Antimicrobial resistance and the environment: assessment of advances, gaps and recommendations for agriculture, aquaculture and pharmaceutical manufacturing

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Abstract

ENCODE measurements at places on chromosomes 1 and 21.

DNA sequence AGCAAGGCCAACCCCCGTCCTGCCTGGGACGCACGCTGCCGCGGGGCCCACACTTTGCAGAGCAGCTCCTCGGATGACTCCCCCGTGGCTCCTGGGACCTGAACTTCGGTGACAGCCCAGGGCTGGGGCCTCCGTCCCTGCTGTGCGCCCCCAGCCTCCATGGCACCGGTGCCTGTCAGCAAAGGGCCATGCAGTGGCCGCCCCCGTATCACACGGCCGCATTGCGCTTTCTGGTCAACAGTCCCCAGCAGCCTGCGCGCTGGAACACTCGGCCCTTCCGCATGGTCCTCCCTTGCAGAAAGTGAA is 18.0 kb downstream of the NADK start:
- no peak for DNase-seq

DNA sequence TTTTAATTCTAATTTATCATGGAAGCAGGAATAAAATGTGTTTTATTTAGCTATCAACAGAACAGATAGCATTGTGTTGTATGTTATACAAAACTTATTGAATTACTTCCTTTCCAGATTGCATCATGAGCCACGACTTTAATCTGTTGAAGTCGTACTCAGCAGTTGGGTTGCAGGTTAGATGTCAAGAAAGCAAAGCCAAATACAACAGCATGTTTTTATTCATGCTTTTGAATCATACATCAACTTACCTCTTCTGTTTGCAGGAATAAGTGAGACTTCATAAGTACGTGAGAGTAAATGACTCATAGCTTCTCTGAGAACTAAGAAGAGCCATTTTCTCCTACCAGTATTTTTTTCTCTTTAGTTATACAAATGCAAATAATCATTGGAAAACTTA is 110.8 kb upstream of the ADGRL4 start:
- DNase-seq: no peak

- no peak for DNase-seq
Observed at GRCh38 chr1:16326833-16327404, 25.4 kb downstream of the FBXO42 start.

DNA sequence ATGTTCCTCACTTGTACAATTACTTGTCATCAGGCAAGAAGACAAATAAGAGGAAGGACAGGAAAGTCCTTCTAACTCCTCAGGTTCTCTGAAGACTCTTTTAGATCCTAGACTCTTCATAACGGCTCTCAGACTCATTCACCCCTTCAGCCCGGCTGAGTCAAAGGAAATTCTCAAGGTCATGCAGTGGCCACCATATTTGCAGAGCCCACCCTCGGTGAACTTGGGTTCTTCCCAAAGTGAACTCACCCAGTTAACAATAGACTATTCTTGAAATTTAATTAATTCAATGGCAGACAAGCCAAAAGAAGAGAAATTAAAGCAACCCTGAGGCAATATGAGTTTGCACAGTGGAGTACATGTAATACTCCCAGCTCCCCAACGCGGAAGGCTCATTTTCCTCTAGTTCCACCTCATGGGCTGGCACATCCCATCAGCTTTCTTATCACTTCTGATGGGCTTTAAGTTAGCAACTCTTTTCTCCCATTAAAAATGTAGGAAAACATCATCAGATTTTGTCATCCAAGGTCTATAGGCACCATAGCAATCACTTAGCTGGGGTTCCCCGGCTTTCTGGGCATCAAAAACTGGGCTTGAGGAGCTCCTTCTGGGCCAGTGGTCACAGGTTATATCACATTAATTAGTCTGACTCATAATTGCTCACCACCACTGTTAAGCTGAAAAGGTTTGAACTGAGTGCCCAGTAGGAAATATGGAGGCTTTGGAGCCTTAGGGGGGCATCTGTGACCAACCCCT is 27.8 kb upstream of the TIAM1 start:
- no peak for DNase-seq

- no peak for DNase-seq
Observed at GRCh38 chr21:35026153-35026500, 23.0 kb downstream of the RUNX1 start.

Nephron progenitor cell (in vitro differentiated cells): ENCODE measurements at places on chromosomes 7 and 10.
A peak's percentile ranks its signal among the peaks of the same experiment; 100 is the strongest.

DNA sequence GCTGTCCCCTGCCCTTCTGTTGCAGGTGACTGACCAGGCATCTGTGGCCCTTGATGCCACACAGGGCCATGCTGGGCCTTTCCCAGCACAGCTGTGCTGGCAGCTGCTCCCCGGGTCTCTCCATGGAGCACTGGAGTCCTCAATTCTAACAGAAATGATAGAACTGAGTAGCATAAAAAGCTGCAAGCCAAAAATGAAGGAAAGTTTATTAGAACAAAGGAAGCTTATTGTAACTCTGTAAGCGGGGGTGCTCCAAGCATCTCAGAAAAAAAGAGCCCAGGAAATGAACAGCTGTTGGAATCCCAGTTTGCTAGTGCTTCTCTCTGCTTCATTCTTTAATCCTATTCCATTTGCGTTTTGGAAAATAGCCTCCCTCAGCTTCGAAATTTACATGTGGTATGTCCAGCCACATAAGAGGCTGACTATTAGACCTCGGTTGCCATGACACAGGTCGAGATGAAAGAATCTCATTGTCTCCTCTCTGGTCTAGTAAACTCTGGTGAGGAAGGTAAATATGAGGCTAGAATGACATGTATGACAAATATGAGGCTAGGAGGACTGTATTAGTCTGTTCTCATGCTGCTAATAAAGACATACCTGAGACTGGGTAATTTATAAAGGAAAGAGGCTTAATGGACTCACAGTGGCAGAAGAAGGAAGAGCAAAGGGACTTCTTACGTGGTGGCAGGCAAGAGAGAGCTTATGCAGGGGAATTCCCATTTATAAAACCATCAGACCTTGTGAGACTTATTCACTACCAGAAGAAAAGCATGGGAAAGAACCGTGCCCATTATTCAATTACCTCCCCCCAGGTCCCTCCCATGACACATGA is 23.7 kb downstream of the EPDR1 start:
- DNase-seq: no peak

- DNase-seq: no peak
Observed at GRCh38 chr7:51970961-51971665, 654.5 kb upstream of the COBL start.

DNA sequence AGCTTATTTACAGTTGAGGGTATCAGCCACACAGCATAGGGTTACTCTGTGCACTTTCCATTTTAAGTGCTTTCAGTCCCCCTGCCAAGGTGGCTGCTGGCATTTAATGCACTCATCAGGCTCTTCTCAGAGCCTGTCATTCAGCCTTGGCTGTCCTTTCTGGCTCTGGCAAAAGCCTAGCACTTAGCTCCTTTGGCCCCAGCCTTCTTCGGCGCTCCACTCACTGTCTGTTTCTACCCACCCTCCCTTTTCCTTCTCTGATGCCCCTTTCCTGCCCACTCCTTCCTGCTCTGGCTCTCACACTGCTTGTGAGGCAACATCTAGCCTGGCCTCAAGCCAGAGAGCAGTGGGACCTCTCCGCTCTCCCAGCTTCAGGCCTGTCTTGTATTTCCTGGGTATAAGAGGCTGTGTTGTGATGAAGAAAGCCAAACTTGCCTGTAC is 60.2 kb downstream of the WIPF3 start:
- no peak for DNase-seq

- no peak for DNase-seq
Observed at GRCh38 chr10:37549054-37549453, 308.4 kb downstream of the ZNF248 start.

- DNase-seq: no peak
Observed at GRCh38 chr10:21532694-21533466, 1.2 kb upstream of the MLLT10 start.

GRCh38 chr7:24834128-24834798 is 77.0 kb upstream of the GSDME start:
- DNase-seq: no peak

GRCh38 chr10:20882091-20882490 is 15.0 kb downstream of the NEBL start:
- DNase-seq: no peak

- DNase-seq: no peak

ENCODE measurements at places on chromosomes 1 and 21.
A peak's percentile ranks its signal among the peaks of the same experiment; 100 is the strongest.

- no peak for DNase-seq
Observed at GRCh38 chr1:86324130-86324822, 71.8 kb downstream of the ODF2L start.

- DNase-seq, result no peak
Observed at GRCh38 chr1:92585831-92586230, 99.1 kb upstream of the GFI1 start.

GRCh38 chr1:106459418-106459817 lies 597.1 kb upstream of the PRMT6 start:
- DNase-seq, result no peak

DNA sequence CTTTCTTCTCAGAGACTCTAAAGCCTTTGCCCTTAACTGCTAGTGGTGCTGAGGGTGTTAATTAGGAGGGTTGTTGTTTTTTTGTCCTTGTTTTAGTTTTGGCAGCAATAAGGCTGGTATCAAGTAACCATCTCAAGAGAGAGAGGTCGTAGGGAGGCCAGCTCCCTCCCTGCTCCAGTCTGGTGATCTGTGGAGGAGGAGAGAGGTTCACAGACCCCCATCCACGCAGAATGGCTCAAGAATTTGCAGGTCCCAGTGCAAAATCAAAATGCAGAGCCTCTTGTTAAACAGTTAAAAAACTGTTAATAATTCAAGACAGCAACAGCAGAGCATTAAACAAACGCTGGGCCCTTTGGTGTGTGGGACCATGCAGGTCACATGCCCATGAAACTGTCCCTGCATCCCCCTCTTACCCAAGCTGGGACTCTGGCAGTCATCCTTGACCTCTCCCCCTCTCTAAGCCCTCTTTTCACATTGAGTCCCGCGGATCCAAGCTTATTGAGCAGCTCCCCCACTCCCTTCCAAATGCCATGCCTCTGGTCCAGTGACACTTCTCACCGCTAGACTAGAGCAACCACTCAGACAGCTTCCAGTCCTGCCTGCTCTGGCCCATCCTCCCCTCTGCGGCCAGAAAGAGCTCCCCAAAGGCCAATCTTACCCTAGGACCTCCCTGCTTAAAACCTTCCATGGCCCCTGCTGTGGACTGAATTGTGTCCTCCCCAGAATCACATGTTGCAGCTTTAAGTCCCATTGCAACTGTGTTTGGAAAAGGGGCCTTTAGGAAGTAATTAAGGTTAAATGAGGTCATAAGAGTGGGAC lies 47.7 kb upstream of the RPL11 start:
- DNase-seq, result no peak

A roundtable discussion held at the fourth International Symposium on the Environmental Dimension of Antibiotic Resistance (EDAR4) considered key issues concerning the impact on the environment of antibiotic use in agriculture and aquaculture, and emissions from antibiotic manufacturing. The critical control points for reducing emissions of antibiotics from agriculture are antibiotic stewardship and the pre-treatment of manure and sludge to abate antibiotic-resistant bacteria. Antibiotics are sometimes added to fish and shellfish production sites via the feed, representing a direct route of contamination of the aquatic environment. Vaccination reduces the need for antibiotic use in high value (e.g. salmon) production systems. Consumer and regulatory pressure will over time contribute to reducing the emission of very high concentrations of antibiotics from manufacturing. Research priorities include the development of technologies, practices and incentives that will allow effective reduction in antibiotic use, together with evidence-based standards for antibiotic residues in effluents. All relevant stakeholders need to be aware of the threat of antimicrobial resistance and apply best practice in agriculture, aquaculture and pharmaceutical manufacturing in order to mitigate antibiotic resistance development. Research and policy development on antimicrobial resistance mitigation must be cognizant of the varied challenges facing high and low income countries.

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